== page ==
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While his two sons, sent down from university in disgrace, rack up gambling debts, the duke’s only daughter yearns to marry the poor son of a country squire. Though the duke’s noble plans for his children are ultimately thwarted, he comes to realize that parents can learn from their children as well.
This final Palliser novel is a tale of love, family relationships, loyalty, and principles, as well as a compelling exploration of wealth, pride, and the strength of love.
Anthony Trollope (1815–1882), the author of 47 novels, was one of the most prolific and respected English novelists of the Victorian era. He is best known for his series of books set in the English countryside as well as those set in the political life, works that show great psychological penetration.
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By Tad Davis on 08-20-17
Simon Vance narrates the final novel in the Palliser series with his usual grace and precision. The story itself is not a complex one: two couples are in love but mismatched socially (a common Trollope device); obstacles arise and then by one means or another they fade away.
It's in Trollope's characters that the chief pleasure lies — that, and his insistence on addressing his readers directly, an entertaining approach that used to drive my old Victorian novel teacher batty. And it's in Trollope's characters that Vance's skill at narration manifests itself. I'm particularly fond of his characterization of Plantagenet Palliser, the Duke of the title; and of Isabel Boncassen, a young American woman who possesses great wealth and no social standing. Trollope'a women are often highly intelligent and are aware of the constraints they're forced to live under in a male-dominated society.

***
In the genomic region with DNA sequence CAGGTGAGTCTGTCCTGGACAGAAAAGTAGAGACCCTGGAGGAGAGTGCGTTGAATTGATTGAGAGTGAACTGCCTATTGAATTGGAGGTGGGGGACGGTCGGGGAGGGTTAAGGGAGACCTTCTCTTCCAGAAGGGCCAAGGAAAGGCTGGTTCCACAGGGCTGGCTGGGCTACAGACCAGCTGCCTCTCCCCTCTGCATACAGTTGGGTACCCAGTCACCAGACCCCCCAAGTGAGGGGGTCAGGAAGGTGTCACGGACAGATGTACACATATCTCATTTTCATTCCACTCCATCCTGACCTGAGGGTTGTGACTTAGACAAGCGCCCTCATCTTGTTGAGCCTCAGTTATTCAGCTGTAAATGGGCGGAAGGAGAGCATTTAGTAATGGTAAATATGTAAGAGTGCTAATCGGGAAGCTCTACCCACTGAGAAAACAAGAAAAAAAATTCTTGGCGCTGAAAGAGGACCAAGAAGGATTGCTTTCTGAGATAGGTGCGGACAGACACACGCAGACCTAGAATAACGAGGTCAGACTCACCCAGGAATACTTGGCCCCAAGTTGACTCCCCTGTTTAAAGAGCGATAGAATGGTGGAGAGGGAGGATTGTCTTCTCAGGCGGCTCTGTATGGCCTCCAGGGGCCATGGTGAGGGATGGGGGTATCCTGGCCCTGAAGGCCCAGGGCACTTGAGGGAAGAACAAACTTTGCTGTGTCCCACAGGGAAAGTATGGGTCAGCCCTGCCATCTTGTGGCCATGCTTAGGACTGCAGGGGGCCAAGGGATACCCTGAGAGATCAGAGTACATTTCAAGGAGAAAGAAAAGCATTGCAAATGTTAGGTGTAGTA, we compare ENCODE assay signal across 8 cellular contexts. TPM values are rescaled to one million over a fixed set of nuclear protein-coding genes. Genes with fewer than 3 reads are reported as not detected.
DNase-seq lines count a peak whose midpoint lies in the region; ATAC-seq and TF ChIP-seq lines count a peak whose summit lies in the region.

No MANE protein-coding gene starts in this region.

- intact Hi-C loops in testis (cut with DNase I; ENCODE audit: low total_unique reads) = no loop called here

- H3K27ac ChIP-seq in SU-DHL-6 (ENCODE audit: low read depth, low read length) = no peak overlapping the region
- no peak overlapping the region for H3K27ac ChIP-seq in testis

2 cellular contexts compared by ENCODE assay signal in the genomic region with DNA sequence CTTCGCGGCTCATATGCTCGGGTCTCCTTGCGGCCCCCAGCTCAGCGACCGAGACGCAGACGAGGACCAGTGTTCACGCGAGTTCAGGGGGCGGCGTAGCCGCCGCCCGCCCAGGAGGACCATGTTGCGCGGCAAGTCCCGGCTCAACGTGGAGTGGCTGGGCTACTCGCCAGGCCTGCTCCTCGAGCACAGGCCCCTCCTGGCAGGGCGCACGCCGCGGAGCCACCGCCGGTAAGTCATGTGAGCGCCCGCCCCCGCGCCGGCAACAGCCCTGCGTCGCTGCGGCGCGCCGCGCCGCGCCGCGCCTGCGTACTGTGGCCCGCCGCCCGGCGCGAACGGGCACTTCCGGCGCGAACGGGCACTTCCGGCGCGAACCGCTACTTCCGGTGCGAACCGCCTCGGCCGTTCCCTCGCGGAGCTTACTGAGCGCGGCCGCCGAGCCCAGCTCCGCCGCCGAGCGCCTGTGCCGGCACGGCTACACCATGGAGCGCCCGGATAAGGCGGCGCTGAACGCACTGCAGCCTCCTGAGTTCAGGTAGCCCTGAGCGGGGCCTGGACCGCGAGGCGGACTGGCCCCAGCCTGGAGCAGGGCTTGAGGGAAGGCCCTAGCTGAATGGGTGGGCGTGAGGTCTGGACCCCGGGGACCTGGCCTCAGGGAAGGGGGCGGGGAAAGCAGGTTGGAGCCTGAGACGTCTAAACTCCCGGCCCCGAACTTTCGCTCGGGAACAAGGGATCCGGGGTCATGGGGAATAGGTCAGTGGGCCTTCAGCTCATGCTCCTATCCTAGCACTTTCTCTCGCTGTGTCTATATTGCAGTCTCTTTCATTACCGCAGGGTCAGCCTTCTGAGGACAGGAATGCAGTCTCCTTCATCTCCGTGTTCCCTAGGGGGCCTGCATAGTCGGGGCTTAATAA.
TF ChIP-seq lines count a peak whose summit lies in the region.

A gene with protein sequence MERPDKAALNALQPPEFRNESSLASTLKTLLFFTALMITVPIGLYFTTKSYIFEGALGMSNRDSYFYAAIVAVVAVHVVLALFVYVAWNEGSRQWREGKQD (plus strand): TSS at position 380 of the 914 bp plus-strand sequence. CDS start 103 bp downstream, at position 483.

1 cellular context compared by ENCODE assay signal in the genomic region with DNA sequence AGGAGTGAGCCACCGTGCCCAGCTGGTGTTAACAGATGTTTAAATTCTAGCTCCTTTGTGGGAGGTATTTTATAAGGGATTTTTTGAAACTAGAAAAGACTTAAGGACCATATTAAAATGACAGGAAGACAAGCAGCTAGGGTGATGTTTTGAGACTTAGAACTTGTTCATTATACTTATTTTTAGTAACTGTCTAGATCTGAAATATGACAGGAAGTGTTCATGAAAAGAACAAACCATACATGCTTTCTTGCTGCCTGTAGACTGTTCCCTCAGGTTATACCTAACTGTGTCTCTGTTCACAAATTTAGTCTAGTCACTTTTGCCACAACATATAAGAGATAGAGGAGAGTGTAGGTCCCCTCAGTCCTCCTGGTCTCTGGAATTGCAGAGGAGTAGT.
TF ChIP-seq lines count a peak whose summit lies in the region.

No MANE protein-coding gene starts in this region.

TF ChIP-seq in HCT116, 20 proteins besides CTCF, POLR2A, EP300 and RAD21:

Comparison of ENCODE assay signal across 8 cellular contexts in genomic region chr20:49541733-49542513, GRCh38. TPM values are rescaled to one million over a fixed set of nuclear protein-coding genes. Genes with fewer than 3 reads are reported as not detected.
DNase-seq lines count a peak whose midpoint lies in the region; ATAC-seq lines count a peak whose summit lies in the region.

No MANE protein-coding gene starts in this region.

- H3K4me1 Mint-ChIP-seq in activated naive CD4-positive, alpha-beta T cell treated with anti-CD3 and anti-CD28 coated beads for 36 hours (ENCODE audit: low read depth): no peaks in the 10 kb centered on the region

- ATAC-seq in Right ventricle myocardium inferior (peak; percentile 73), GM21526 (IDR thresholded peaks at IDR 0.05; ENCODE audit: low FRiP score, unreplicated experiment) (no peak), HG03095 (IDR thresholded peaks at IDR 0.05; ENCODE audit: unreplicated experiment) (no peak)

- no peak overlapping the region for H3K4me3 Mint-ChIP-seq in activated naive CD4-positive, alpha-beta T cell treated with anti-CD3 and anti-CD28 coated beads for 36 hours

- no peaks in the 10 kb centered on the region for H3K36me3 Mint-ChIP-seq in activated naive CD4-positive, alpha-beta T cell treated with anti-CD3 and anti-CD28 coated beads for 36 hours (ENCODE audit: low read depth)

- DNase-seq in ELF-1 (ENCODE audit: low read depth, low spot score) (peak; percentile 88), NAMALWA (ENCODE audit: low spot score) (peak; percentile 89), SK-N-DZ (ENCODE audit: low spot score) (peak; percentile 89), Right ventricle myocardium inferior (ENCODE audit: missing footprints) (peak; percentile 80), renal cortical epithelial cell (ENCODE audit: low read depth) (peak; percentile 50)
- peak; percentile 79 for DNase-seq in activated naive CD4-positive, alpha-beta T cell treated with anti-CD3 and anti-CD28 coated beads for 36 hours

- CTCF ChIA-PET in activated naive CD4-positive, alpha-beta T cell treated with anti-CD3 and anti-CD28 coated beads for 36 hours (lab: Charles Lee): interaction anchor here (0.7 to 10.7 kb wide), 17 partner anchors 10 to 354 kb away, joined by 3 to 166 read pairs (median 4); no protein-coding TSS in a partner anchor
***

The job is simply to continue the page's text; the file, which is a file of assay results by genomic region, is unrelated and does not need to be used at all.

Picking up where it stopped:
Trollope's world, stretching across dozens of novels, is not one where nothing bad ever happens. People die in all sorts of ways — apoplexy, alcoholism, suicide by poison, blowing one's brains out (the sight of which leaves another man broken for the rest of his days). Love is not always requited: people are sometimes forced to live out their lives in lonely solitude. People are disgraced, people lose all their money, people go mad.
But somehow the tone remains always genial, compassionate, and touched with humor. And Simon Vance'a narration is a perfect fit. This is a strong and satisfying conclusion to the Palliser series.
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By D. Donohue on 06-10-18
I will miss this series. it has kept me sane
In this horrible era I have been luxuriating in Trollope's humor and wisdom. His women are #metoo women: smart, majestic, courageous. His political world is lame, fruitless, diminished. It's familiar, but wrapped up in Victorian mores, so palatable.